Both Stanislaus and Merced counties recorded a rise in unemployment during the month of October, according to data released by the State of California Employment Development Department (EDD). The statistics continue a year-long streak of inconsistency, as unemployment rates have gone up and down in the two counties each month thus far in 2022.
In both counties, the unemployment rate rose by .2 percent while seeing decreases in labor force of over 1 percent. In Stanislaus County, the unemployment rate currently sits at an even 5 percent in a labor force of 239,000. Meanwhile, Merced County has an unemployment rate of 6.2 percent with a labor force of 117,700. These numbers compare to a 3.8 percent unemployment rate in the state of California and a national rate of 3.5 percent.
Turlock’s unemployment rate was 4.2 percent representing 1,400 unemployed individuals. In neighboring Denair, the rate was 7.2 percent representing 200 individuals. In Hilmar, the rate was 1.8 percent representing less than 100 individuals experiencing unemployment, remaining the lowest rate in the Turlock Journal’s coverage area. Hughson had similar numbers with just over 100 unemployed individuals, setting a rate of 3.5 percent. Keyes also had just above 100 unemployed individuals for a 3.6 percent rate. In Livingston, the rate was 5.8 percent representing 400 unemployed individuals. Delhi also had 400 unemployed residents for a 7.2 percent rate, tying Denair for highest in the coverage area.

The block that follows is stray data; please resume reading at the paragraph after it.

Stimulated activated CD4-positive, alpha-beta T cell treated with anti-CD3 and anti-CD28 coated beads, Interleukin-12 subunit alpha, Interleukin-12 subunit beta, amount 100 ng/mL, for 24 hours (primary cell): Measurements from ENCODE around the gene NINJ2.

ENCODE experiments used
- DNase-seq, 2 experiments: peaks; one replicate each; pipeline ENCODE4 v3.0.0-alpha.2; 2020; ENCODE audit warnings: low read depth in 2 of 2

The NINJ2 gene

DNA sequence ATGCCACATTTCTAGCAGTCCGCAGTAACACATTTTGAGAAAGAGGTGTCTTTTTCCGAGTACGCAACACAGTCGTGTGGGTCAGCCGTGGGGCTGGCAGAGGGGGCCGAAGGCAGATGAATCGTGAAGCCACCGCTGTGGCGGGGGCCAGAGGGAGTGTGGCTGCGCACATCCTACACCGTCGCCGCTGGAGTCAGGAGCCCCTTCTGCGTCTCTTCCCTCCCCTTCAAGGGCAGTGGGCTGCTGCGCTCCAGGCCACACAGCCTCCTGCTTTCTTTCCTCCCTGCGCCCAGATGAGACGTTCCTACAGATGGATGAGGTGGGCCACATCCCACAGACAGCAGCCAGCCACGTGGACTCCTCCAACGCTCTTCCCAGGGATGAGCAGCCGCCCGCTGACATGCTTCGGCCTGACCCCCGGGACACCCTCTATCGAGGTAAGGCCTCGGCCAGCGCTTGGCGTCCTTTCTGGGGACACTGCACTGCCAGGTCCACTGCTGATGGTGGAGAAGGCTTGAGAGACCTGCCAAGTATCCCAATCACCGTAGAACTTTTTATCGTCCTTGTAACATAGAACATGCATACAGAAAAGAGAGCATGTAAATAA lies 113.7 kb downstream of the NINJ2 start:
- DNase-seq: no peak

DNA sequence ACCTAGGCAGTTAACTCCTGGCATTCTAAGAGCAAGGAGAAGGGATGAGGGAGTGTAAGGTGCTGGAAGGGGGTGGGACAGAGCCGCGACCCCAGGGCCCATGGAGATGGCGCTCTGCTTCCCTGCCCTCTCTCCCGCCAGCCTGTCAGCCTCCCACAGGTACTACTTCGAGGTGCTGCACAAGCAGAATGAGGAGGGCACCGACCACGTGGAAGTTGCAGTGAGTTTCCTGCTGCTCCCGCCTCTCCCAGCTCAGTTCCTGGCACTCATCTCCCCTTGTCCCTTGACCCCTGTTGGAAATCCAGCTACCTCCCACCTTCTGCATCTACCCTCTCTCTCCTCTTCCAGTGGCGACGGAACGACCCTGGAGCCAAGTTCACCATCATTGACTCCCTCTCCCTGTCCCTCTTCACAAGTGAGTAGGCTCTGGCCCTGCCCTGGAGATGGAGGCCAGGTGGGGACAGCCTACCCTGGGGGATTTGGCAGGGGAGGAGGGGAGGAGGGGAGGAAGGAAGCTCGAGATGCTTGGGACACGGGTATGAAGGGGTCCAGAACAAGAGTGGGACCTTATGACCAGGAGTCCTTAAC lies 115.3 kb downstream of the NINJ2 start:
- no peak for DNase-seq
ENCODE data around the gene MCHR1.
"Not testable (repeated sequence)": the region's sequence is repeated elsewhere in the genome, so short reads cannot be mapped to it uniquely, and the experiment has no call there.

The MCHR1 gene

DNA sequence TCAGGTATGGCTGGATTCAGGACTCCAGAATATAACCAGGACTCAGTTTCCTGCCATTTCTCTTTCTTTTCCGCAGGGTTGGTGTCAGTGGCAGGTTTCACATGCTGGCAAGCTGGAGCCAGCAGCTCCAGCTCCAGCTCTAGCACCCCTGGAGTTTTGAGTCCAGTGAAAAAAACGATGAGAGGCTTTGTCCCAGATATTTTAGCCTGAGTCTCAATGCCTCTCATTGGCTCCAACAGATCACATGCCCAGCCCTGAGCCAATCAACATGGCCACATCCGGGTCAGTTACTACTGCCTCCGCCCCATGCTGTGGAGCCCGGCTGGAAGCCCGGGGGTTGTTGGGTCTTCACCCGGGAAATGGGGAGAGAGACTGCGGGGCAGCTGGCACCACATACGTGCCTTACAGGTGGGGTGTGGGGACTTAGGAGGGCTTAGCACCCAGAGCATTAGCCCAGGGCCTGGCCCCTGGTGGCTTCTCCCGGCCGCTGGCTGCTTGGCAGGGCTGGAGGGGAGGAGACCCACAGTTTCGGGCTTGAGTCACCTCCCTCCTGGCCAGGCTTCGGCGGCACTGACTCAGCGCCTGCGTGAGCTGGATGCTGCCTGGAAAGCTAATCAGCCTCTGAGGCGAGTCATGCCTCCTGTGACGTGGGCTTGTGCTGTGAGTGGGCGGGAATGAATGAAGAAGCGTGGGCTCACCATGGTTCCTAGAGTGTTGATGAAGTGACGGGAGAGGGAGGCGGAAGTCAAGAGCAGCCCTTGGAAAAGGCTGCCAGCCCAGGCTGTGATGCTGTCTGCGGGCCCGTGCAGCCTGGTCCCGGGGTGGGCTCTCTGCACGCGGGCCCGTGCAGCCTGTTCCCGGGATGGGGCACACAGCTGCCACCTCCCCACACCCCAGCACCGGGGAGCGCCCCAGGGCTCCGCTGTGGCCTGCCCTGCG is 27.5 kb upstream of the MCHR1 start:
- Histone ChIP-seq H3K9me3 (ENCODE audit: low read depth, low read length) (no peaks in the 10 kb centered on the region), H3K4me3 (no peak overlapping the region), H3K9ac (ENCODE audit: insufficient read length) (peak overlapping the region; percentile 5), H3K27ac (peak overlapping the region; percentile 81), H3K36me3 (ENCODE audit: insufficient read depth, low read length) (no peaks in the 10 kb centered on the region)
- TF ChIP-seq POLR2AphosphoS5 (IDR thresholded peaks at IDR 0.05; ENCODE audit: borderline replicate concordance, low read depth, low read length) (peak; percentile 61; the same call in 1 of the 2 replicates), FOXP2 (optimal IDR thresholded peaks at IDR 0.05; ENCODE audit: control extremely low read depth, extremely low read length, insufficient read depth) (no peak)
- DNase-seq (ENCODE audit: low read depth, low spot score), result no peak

The industry that saw the biggest job loss in Stanislaus County was food manufacturing, as approximately 1,800 jobs were lost. A close second was the farming industry, which lost around 600 jobs, mainly due to the end of season for many crops. Over in Merced County, the farming industry was also one of the top industries in job loss, as around 100 positions were let loose.
While job loss has dominated this month’s round of reports from the EDD, there were several industries that continued to grow their work force.
For Stanislaus County, the largest growing sector was transportation and utilities with 400 new jobs. Retail jobs were the second highest growing with 300 new hires, which is common during the holiday season. For Merced County, finance jobs saw growth with 100 new hires, which was a significant 5.6 percent industry increase.
Despite unemployment rates increasing in both counties, the EDD reports that there are still industries with a high demand for new workers. The top employment sectors in Stanislaus County are the health care industry and retailers, which have a combined 3,043 online job listings.
Merced County is very similar, as the top hiring industry is also health care. Retail also lists high, but lands third highest behind the education sector. There are just over 1,000 combined online job listings for the three industries.